• Product listing with photos and necessary information
  • A shopping cart
  • Payment processor and the checkout system

There are also elements such as filters that can certainly be included if you have enough resources. But when you lay it out like this, it becomes easier to scrap the things that you don’t need.

Of course, depending on the app you’re building, different elements stand out as important. That’s why you need to have your users in mind throughout the process.

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Understanding your audience

User Research is a crucial step in building your app that is glossed over too many times due to tight schedules and lack of patience.

You need to get your app in front of people who are actually a part of your audience before you go live. Keep in mind that test users shouldn’t be the same people who are involved in the design and development process. When you have “fresh eyes” on your product, the changes you need to implement will become more obvious.

Track the ways they interact with the UI, how they navigate the app and if there are any roadblocks they come to in the process. All of the foundations should be put to the test here to get crucial insights.

When the beta testing is done, analyze the feedback and implement any needed changes before the big launch.

Moreover, to help your target audience better understand your business’s unique selling proposition, you can create a short video describing it. Impressive and creative 30-second explainer videos work best to attract and delight your prospects.

Making accessibility adjustments

When you go through testing phases, some issues come up that will feel obvious in hindsight. Considering some important UI elements before that you go into your last phase can save you some time:

  • Can the interface be read in sunlight?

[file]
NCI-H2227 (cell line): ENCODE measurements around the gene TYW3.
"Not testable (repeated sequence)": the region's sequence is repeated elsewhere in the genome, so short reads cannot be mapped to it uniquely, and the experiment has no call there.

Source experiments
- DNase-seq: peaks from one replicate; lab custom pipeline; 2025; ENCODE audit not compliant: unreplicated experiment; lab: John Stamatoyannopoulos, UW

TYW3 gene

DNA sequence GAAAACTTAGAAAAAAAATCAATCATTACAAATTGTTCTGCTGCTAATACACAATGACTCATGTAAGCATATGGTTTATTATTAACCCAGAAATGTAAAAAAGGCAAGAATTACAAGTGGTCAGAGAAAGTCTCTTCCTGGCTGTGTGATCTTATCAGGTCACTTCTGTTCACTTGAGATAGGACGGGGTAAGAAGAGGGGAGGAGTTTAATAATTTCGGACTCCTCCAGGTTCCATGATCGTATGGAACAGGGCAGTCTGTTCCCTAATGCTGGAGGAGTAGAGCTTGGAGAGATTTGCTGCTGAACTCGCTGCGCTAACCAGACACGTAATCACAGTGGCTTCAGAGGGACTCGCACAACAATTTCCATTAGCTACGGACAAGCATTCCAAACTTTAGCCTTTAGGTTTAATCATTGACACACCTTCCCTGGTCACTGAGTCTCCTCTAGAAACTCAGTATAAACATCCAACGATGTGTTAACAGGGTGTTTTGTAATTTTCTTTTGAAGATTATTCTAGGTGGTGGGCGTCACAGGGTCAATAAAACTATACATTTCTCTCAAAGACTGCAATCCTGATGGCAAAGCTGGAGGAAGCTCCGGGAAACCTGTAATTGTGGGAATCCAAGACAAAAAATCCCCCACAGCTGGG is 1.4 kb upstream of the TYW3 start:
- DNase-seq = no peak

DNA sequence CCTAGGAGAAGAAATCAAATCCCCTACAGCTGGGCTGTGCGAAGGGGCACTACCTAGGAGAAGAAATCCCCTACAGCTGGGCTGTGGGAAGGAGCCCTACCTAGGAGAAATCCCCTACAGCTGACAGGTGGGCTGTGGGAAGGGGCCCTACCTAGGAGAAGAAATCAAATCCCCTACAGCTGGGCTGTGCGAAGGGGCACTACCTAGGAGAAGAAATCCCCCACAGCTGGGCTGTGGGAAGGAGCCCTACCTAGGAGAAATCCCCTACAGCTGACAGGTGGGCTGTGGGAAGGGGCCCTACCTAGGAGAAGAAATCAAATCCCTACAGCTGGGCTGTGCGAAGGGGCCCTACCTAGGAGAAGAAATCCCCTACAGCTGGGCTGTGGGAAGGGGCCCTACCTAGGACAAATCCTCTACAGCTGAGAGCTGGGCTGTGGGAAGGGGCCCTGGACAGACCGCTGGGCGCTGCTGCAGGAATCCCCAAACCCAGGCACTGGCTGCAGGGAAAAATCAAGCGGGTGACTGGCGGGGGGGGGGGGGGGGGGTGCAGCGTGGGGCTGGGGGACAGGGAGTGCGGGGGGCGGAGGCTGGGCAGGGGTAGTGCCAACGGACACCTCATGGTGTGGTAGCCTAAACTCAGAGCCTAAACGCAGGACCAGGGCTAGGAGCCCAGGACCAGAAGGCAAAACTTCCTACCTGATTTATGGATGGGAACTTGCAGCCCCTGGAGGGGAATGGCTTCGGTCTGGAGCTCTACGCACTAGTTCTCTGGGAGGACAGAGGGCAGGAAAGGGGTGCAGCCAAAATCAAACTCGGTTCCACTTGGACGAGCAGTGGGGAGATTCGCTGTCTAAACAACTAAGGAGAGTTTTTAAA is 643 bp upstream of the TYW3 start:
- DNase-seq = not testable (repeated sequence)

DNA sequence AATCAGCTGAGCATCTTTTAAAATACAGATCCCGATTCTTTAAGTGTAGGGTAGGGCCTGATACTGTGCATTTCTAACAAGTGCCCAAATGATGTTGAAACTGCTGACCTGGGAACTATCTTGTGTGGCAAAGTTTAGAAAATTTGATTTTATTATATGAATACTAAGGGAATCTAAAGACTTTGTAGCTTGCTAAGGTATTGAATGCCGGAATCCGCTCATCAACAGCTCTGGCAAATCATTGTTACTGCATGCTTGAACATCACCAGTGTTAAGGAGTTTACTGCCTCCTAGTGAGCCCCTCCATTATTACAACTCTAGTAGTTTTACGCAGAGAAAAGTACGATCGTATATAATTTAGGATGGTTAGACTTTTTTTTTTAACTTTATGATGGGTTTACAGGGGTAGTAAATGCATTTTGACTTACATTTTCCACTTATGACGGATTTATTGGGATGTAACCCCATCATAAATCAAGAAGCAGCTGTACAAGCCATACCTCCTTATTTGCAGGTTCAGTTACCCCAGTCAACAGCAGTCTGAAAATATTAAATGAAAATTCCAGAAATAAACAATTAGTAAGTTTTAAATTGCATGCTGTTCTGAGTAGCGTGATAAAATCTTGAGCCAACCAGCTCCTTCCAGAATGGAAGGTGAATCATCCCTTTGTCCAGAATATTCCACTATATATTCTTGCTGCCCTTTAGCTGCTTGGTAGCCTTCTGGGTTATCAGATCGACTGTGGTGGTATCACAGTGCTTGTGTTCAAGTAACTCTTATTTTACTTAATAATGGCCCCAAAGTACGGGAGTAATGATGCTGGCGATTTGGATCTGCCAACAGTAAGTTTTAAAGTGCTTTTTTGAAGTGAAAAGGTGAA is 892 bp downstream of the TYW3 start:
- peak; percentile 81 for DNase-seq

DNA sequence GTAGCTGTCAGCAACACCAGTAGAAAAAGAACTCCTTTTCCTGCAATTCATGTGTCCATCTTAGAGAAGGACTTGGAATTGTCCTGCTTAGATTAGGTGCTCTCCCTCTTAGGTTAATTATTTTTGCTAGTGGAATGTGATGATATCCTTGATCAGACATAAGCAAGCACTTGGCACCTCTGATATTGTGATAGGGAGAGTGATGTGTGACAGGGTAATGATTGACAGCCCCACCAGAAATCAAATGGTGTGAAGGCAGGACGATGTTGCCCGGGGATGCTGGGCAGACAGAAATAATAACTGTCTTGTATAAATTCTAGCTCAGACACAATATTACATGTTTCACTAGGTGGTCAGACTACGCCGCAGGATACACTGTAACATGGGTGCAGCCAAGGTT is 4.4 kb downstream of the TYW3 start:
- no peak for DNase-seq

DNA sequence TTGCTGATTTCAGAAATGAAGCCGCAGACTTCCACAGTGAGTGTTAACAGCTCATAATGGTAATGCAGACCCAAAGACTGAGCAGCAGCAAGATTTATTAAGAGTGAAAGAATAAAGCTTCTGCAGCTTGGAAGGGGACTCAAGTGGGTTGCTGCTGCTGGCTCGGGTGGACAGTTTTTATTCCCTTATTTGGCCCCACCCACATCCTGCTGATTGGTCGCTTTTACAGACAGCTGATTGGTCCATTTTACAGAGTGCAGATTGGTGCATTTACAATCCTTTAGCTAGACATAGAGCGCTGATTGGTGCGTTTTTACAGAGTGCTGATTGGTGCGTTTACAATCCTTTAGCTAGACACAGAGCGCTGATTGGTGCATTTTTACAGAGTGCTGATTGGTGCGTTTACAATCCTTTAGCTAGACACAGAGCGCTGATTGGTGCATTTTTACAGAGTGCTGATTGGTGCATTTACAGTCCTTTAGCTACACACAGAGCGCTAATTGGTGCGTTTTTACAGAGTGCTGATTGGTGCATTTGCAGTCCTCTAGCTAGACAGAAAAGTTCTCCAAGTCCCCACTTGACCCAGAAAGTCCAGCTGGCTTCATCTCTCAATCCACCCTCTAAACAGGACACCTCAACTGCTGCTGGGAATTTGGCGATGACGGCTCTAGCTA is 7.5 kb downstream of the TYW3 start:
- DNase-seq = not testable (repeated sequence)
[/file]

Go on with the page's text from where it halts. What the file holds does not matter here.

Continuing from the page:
• How does it look while walking?
  • Is the font big enough?
  • Are the buttons and other clickable elements big enough?

However, the design is just a part of making your app as accessible as possible. Consider your audience once again and think about where they are. You need to be present on their preferred device, so take time to make your app compatible with various software to make sure you’re not limiting your reach.

This will also make it easier to bring your app to all relevant stores. If your goal isn’t exclusivity, prioritize compatibility.

Another factor that many developers forget is the offline experience. Try to reduce the gap between your app’s usability while connected and when there is no signal. One of your goals should be that the user doesn’t feel the difference.

Keep improving after launch

When you get all the elements in place, introduce your app in the popular stores and start promoting it through SEO and social media, the work is not quite done yet if you want your users to have the best experience possible.

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Employ analytics to get insights into how users behave. When you have the data on how they interact with your app, you can work on introducing useful changes with future updates. Pay attention to errors logged, as those are a valuable asset to stay up and running.

Aside from analytics, direct user feedback is of great importance. Even with countless tests, there are some factors that can slip you. That’s why you should keep your hand on the users’ pulse so you can react and address their pain points in a timely manner.

Each update you introduce should address the things you gathered from your audience’s experience. By considering their opinion and making it public, they are far more likely to stick around and keep using the app daily.

Keep in mind that you can apply everything we’ve discussed to new features as well. Introducing new content from time to time can be a key to long-term success. It can also be a perfect moment to bring back some features you left out while prototyping because you didn’t have enough time.

Continue testing and engaging with your audience as you progress. Don’t forget to perfect your core concept first and keep all the additional content for later. Functionality should always come before aesthetics!

Lindsey Allard is the CEO of PlaybookUX, a video-based user feedback software. After seeing how time consuming and expensive gathering feedback was, Lindsey made it her goal to create a solution to streamline the user feedback process.

https://www.linkedin.com/in/lindseyallard2/